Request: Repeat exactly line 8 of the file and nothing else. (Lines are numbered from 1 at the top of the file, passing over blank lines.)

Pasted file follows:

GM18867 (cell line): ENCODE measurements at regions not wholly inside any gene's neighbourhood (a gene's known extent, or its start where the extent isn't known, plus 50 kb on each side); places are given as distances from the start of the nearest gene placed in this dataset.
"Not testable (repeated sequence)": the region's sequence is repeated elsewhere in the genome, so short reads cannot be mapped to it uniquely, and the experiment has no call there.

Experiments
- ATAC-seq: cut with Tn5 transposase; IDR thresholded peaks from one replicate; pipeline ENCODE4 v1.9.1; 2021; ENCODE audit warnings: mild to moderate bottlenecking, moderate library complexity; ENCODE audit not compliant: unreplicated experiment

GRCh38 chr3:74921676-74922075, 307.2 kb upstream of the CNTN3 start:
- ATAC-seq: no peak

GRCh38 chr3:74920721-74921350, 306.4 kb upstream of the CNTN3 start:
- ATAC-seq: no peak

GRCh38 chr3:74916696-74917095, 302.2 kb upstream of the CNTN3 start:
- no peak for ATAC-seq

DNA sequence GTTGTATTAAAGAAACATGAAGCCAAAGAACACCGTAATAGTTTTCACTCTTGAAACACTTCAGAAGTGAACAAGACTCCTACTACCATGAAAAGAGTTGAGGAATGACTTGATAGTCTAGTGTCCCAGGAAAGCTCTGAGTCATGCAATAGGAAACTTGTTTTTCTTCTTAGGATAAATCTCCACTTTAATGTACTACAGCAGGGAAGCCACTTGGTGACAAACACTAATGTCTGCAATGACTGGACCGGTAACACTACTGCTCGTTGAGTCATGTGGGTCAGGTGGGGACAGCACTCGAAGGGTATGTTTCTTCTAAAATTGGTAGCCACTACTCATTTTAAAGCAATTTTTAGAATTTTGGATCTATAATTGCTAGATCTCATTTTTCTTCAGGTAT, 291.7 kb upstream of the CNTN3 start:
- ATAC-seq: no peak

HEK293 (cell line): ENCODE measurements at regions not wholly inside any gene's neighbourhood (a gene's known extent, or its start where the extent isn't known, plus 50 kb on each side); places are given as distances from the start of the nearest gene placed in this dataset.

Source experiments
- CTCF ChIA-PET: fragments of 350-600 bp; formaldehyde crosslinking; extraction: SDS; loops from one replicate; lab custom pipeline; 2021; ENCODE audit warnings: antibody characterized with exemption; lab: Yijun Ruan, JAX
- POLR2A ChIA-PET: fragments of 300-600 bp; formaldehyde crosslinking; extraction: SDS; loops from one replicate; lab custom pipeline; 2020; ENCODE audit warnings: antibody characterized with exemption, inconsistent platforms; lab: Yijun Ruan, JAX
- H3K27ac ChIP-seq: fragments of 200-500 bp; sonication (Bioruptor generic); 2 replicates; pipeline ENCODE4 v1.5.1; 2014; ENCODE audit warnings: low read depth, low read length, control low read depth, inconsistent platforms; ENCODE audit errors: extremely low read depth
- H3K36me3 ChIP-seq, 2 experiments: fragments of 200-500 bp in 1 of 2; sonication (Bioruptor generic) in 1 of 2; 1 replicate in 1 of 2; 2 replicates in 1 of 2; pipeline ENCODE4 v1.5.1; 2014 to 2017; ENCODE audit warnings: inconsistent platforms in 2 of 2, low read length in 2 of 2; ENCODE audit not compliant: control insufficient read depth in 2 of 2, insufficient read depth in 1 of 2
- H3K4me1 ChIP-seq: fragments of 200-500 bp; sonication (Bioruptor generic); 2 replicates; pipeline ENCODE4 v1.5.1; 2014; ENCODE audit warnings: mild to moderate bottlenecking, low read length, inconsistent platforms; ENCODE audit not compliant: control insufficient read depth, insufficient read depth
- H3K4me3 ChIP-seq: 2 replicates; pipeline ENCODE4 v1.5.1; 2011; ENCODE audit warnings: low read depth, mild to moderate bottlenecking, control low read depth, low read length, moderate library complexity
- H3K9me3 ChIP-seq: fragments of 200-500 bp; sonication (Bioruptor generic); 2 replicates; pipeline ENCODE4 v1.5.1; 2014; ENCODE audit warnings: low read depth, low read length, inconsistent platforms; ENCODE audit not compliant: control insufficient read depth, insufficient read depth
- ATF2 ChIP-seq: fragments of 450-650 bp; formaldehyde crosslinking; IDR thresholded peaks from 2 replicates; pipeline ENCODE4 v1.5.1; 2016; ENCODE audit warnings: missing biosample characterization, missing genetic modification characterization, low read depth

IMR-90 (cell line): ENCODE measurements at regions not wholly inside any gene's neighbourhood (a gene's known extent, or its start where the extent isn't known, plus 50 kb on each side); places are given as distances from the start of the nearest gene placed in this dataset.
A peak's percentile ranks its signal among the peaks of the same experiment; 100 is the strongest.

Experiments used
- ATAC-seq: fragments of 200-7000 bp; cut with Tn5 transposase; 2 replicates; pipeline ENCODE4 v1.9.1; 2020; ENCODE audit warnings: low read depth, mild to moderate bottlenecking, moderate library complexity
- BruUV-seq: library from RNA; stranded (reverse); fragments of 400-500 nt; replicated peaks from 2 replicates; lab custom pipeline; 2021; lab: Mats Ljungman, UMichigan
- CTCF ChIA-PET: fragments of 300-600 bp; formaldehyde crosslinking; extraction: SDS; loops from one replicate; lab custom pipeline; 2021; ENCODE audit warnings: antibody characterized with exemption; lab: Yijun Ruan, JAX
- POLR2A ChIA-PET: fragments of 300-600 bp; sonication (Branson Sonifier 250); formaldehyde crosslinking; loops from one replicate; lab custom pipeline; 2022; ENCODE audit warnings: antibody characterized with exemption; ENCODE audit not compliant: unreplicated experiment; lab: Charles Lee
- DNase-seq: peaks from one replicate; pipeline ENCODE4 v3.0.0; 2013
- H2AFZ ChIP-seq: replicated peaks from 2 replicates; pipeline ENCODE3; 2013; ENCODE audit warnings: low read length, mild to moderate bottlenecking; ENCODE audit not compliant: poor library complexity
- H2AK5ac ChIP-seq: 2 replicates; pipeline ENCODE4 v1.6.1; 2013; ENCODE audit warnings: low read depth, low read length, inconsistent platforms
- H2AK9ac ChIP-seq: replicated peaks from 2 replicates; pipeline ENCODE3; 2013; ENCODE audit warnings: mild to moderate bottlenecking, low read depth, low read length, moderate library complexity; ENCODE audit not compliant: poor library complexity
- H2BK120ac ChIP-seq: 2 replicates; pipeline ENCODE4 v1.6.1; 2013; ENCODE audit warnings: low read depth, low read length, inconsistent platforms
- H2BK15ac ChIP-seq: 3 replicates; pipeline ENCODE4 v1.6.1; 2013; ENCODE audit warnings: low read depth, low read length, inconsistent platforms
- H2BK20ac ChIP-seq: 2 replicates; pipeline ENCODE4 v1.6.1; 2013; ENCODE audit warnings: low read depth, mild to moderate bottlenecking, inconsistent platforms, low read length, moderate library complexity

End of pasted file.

- ATAC-seq: no peak